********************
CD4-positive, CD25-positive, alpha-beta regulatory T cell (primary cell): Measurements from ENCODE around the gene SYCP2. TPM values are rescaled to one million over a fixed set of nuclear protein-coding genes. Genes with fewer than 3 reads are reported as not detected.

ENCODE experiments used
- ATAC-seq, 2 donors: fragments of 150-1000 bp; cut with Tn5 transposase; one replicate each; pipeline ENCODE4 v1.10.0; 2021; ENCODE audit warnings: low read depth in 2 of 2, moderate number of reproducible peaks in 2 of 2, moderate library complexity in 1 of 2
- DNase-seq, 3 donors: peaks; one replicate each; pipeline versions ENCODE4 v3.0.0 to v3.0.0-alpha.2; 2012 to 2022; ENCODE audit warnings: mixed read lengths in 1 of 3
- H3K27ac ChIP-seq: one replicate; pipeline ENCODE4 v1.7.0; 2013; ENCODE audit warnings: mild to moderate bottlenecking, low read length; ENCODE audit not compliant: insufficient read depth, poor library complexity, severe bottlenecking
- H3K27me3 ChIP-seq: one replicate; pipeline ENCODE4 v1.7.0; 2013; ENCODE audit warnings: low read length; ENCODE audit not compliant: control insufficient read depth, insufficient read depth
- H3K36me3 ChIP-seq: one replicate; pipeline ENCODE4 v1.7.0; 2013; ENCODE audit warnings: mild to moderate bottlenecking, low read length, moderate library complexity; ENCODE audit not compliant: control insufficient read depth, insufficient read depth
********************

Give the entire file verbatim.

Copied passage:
CD4-positive, CD25-positive, alpha-beta regulatory T cell (primary cell): Measurements from ENCODE around the gene SYCP2. TPM values are rescaled to one million over a fixed set of nuclear protein-coding genes. Genes with fewer than 3 reads are reported as not detected.

ENCODE experiments used
- ATAC-seq, 2 donors: fragments of 150-1000 bp; cut with Tn5 transposase; one replicate each; pipeline ENCODE4 v1.10.0; 2021; ENCODE audit warnings: low read depth in 2 of 2, moderate number of reproducible peaks in 2 of 2, moderate library complexity in 1 of 2
- DNase-seq, 3 donors: peaks; one replicate each; pipeline versions ENCODE4 v3.0.0 to v3.0.0-alpha.2; 2012 to 2022; ENCODE audit warnings: mixed read lengths in 1 of 3
- H3K27ac ChIP-seq: one replicate; pipeline ENCODE4 v1.7.0; 2013; ENCODE audit warnings: mild to moderate bottlenecking, low read length; ENCODE audit not compliant: insufficient read depth, poor library complexity, severe bottlenecking
- H3K27me3 ChIP-seq: one replicate; pipeline ENCODE4 v1.7.0; 2013; ENCODE audit warnings: low read length; ENCODE audit not compliant: control insufficient read depth, insufficient read depth
- H3K36me3 ChIP-seq: one replicate; pipeline ENCODE4 v1.7.0; 2013; ENCODE audit warnings: mild to moderate bottlenecking, low read length, moderate library complexity; ENCODE audit not compliant: control insufficient read depth, insufficient read depth